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MONEY MANAGEMENT


Attention, Students! Lighten Your Loan Load!

08/22/01 04:19:29 PM PST
by David Penn

Still paying off those student loans? Rates for refinancing student debt through loan consolidation are at historic lows. Here's how you can do it, too.

While homeowners watch and wait for Federal Reserve Board interest cuts to put downward pressure on mortgage rates, another group of borrowers is also looking closely at declining interest rates: the millions of Americans with outstanding student loan debt totaling hundreds of billions of dollars. As interest rates for student loans fall, refinancing outstanding student loans through a process called loan consolidation becomes all the more attractive to borrowers.

"If you're going to carry debt," observes Ryan Katz, managing director of the Student Loan Consolidation Center, a company that facilitates the processing of federal consolidation loan applications, "you're just going to carry it in different places. People have mortgages, people have credit cards, people have auto loans and student loans. And if you can carry debt at 6%, you should carry debt at 6% for the rest of your life if you're going to carry any debt at all."

And 6% is precisely what is being offered to student loan borrowers who choose to consolidate their federal student loans right now. Through the joyous combination of low interest rates and the magic of the marketplace, all-time low rates for student loan borrowers are at hand.

Says Katz: "There's over $250 billion in outstanding student loan debt in this country alone. And there's over 16 million people who have outstanding student loans. And there is almost exactly $50 billion in new loan originations annually." Added up, he continues, these numbers mean that fully 5% of the US population has outstanding student loan debt, making news of dramatic loan rate reductions very good news for many. This includes everyone from students who have just graduated to former students who have been dutifully, if laboriously, paying down their student loans for years.

COMING INTO CONSOLIDATION

Loan consolidation provides student loan borrowers with the ability to simplify the administrative task of paying multiple loan notes each month. But the vast majority of those who consolidate their student loans do so for debt relief the option of paying lower monthly loan amounts over an extended term. For many students emerging from college or graduate school, the six-month grace period after graduation hardly provides enough time for them to find a job that will enable them to repay what can be as much as $1,000 in student loan bills each month.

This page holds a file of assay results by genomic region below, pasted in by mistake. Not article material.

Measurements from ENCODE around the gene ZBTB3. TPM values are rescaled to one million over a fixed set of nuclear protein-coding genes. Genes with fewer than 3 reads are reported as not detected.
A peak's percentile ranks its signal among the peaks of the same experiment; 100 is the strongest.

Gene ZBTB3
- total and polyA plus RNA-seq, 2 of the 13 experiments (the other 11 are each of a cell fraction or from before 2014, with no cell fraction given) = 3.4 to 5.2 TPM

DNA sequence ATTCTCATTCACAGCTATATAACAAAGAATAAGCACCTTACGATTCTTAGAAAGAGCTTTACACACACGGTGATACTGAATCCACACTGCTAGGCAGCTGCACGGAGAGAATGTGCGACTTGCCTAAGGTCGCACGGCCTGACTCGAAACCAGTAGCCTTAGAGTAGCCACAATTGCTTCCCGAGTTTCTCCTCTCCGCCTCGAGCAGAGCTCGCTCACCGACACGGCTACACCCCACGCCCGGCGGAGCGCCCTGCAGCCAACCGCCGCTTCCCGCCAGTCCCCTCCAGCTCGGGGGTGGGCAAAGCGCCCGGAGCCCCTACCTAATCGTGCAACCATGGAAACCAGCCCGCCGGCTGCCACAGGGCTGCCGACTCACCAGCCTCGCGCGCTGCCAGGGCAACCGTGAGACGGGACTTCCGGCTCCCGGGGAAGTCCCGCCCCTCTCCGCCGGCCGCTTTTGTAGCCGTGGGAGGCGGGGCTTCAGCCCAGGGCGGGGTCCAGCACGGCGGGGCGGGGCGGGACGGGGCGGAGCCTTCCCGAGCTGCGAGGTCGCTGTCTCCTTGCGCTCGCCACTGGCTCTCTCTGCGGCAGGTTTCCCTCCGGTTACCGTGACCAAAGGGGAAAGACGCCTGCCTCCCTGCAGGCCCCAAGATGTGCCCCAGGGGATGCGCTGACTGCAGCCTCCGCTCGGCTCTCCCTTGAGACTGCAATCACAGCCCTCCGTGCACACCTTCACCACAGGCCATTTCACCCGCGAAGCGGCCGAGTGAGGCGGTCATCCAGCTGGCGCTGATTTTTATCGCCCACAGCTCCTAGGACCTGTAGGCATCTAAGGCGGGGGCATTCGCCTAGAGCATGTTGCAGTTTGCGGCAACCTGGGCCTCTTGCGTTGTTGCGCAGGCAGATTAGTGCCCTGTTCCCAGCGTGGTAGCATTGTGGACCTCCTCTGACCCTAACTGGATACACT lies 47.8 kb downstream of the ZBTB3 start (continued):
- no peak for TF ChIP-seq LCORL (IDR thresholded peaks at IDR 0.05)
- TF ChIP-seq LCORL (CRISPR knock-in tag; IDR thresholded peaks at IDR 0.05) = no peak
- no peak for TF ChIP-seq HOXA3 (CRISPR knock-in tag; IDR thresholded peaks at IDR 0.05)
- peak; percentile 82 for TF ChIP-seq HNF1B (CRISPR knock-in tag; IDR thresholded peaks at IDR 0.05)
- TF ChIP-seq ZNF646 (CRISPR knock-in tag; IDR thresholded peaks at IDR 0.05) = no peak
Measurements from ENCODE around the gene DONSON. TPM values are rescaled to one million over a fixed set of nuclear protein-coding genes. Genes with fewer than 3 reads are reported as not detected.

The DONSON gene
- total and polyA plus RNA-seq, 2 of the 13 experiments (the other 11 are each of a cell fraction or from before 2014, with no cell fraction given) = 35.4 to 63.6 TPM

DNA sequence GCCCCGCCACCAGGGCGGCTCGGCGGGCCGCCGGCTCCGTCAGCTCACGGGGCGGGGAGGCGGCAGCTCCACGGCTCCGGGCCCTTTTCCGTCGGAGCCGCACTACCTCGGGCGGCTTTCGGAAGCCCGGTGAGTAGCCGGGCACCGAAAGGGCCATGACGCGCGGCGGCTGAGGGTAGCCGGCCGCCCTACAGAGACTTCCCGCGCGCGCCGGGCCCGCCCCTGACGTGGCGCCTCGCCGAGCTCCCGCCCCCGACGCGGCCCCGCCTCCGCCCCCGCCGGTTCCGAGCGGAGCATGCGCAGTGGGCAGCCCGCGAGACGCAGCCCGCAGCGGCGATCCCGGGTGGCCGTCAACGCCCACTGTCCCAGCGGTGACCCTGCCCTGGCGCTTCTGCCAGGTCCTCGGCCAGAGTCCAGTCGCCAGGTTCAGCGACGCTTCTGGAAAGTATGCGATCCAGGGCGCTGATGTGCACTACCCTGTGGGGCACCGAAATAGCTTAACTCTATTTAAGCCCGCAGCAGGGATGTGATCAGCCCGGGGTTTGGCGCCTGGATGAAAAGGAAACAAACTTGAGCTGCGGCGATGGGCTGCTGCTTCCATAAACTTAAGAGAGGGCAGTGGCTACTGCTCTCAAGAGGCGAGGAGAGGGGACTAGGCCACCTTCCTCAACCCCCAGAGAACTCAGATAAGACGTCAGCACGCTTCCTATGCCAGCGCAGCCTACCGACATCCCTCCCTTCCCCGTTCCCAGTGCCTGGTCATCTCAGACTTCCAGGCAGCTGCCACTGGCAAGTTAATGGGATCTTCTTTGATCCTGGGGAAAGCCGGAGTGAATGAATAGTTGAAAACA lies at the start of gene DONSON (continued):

Says Katz of many student loan borrowers: "They get out of school. They're still looking for that job that's going to help them pay down that student loan debt. But a lot of people get out of school with $50,000, $60,000, even $120,000 in debt if you're going to be a doctor. And they just can't pay a few thousand a month." While loan consolidation does mean that borrowers will end up paying more than they would have if they had not consolidated their loans, it can still be a godsend for recent graduates struggling to establish a foothold in the work world.

Loan consolidation also allows borrowers to convert their variable loan rates to fixed ones. While this may not have been much of a bonus when interest rates were higher in the early and mid-1990s, today's low interest rates provide an excellent opportunity for borrowers to consolidate their student loans at the new low rates, rates that represent historic lows in the student loan industry.

How low? Currently, the new rates for consolidated student loans are anticipated to drop to between 5.5% and 6.9% for qualifying student loan borrowers.

WHO BENEFITS?

Who benefits from the new rates? "Basically, anyone who has federal student loan debt of greater than $10,000 is eligible," Katz points out. This means that everyone from recent graduates to those who have been repaying their student loans for five or 10 years can take advantage of historically low loan consolidation costs. As long as borrowers have at least $10,000 or more in outstanding federal student loan debt, they qualify. In fact, the only ones who don't benefit from the new consolidation rates are student loan borrowers who have already consolidated their federal student loans, many of whom were stuck with fixed rates in the neighborhood of 8%.

Even those who are reluctant to extend their repayment term as is customary in student loan consolidation should find the new rates incentive enough to consolidate their loans. "You can keep your term the same," says Katz. "You can pay it off under the same term you have now, but what you are assuring yourself is that if


you consolidate now, you'll convert your variable rate to a fixed rate and you'll lock in that fixed rate for the life of your loan. Whether you want to stretch it out 20 years or you want to pay it off next year, you're still going to pay less interest per year if you end up with the lowest fixed interest rate in the program's history."